• China syndromeU.S.-China Fight over Fishing Is Really about World Domination

    By Blake Earle

    China’s aggressive, sometimes illegal fishing practices are the latest source of conflict with the United States.

    China has the world’s largest fishing fleet. Beijing claims to send around 2,600 vessels out to fish across the globe, but some maritime experts say this distant-water fishing fleet may number nearly 17,000. The United States has fewer than 300 distant-water ships. Governments often use the fishing industry to advance their diplomatic agenda, as my work as a historian of fishing and American foreign relations shows. The United States used fishing, directly and indirectly, to build its international empire from its founding through the 20th century. Now China’s doing it, too.

  • AgroterrorismBetter Strategy to Protect U.S. Agricultural Sector

    The agriculture sector in the United States accounts for more than 5 percent of the U.S. gross domestic product (about a trillion dollars) and provides jobs for more than 10 percent of U.S. workforce, and threats to the agricultural sectors. Agriculture impacts more than just the food provided for the family dinner. It’s a part of forestry, fishing, food and beverages for restaurants, textile, and leather products. In the past, biological weapons (BW) attacks were typically considered with the framework of anti-personnel attacks. Experts say that state-actors or terrorists could wreak havoc – and misery – on millions of Americans by launching attacks on the U.S. agricultural sector.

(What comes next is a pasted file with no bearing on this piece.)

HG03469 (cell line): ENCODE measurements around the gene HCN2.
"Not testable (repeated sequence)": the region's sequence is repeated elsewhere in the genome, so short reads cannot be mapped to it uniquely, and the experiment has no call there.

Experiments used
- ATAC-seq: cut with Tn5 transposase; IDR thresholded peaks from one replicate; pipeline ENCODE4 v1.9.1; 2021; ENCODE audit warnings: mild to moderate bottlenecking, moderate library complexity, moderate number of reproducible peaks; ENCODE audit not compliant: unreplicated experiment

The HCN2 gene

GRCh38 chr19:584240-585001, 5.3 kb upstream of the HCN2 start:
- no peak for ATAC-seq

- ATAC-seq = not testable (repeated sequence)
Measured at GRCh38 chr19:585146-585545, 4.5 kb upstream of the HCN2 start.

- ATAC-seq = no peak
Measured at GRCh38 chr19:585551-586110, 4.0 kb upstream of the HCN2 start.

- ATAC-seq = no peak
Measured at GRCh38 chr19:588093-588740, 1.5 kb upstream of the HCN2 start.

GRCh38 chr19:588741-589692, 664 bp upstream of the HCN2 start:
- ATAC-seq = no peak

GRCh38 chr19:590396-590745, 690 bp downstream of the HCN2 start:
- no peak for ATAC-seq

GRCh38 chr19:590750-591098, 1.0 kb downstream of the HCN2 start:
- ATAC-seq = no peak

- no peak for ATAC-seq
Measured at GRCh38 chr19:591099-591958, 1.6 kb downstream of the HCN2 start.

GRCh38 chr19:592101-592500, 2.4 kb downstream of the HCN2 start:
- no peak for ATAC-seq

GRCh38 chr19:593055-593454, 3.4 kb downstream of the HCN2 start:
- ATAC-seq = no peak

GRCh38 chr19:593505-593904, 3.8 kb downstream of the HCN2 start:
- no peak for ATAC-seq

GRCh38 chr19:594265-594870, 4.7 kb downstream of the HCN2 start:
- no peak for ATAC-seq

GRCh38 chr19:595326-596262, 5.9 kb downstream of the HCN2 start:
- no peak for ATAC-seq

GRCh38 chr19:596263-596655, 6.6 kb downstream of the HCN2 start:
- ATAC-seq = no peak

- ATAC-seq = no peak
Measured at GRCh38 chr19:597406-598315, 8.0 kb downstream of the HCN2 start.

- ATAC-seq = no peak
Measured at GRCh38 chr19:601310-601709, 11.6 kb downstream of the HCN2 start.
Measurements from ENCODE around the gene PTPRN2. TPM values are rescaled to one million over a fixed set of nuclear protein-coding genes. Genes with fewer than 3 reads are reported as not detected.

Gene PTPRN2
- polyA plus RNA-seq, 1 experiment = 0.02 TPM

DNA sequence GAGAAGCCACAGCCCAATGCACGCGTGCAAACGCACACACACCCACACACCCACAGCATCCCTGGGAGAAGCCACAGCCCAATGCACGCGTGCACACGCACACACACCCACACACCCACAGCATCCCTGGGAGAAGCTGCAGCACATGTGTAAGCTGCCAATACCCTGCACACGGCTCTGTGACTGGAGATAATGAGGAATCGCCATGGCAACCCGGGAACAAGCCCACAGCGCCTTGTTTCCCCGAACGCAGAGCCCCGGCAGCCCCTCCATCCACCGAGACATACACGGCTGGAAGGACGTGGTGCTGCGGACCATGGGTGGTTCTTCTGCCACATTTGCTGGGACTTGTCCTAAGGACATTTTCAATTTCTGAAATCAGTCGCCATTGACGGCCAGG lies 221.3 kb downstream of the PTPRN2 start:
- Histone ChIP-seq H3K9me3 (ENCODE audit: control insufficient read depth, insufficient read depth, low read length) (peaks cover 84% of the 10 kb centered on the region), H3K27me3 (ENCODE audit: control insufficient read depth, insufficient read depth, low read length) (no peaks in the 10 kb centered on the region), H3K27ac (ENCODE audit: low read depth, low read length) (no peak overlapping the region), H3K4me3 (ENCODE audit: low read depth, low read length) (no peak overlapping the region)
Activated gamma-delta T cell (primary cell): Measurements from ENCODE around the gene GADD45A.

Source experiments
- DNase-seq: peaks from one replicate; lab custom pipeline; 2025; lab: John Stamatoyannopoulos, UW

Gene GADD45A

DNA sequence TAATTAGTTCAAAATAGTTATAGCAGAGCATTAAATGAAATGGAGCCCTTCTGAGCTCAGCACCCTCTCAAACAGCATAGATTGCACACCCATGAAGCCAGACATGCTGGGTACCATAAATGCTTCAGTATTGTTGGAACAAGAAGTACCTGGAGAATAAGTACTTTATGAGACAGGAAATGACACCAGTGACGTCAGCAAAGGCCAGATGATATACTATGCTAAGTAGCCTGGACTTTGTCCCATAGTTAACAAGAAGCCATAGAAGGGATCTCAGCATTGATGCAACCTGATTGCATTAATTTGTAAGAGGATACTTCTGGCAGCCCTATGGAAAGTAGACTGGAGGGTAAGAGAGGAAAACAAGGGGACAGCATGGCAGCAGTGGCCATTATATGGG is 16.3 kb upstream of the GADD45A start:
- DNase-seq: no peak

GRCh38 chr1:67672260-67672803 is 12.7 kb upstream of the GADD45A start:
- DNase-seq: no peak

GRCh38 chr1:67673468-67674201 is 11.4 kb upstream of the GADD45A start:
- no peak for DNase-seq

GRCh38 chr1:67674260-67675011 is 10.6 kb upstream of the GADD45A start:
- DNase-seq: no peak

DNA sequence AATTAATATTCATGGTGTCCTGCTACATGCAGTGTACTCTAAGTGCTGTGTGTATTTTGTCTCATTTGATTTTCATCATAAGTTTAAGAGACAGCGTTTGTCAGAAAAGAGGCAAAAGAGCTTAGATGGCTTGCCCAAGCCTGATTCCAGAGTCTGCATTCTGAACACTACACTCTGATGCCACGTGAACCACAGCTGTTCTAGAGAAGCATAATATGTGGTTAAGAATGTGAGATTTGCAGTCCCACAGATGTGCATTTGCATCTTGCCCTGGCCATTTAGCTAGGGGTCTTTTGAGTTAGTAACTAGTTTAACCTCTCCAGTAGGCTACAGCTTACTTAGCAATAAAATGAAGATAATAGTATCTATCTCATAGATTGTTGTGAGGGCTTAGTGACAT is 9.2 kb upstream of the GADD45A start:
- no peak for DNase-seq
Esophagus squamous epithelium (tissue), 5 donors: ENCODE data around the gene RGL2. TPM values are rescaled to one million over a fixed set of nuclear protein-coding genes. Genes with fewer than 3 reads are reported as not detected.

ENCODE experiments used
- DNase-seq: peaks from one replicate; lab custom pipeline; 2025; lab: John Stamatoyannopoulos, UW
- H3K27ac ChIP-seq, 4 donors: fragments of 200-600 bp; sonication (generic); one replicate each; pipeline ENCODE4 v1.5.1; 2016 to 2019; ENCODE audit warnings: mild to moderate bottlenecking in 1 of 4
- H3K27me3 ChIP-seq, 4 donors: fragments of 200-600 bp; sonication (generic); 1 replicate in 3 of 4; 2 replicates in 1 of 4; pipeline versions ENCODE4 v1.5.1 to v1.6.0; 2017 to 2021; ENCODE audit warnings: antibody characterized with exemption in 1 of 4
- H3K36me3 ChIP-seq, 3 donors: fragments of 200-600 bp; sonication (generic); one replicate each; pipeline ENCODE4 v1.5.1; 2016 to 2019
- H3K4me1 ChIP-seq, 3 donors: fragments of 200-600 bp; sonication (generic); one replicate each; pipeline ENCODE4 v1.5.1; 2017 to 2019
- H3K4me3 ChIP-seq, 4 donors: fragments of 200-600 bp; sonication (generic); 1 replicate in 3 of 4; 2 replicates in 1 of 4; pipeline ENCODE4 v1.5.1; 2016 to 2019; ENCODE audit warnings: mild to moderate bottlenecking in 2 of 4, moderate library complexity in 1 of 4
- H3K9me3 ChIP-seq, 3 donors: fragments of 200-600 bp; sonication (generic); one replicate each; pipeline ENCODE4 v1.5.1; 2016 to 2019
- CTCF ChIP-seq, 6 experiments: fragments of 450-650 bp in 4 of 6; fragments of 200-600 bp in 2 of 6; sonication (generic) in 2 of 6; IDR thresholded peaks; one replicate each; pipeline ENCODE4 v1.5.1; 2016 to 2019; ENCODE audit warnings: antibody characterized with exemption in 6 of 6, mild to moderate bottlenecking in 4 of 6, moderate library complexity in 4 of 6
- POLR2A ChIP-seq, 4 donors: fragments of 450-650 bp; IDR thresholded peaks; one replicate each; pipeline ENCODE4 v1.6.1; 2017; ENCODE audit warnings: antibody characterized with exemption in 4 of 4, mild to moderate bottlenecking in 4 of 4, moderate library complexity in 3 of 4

• Food securityWarming May Force Some Favorite Produce Crops to Get a Move On

    Record drought and heat have some farmers worried about where and when crops can be grown in the future, even in California where unprecedented microclimate diversity creates ideal growing conditions for many of the most popular items in America’s grocery stores Warmer California temperatures by mid-century will be too hot for some crops, just right for others.

  • Food securityEU Payments to Farmers Fail to Deliver on Competitiveness, Sustainability

    Over 40 billion euro is given annually to European agriculture as direct payments under the Common Agricultural Policy (CAP). Yet, the policy fails to deliver on what EU citizens are promised. The majority of payments are going to the regions causing the most environmental damage and the farmers in the least need of income support.

  • China syndromeIs China’s Fishing Fleet a Growing Security Threat?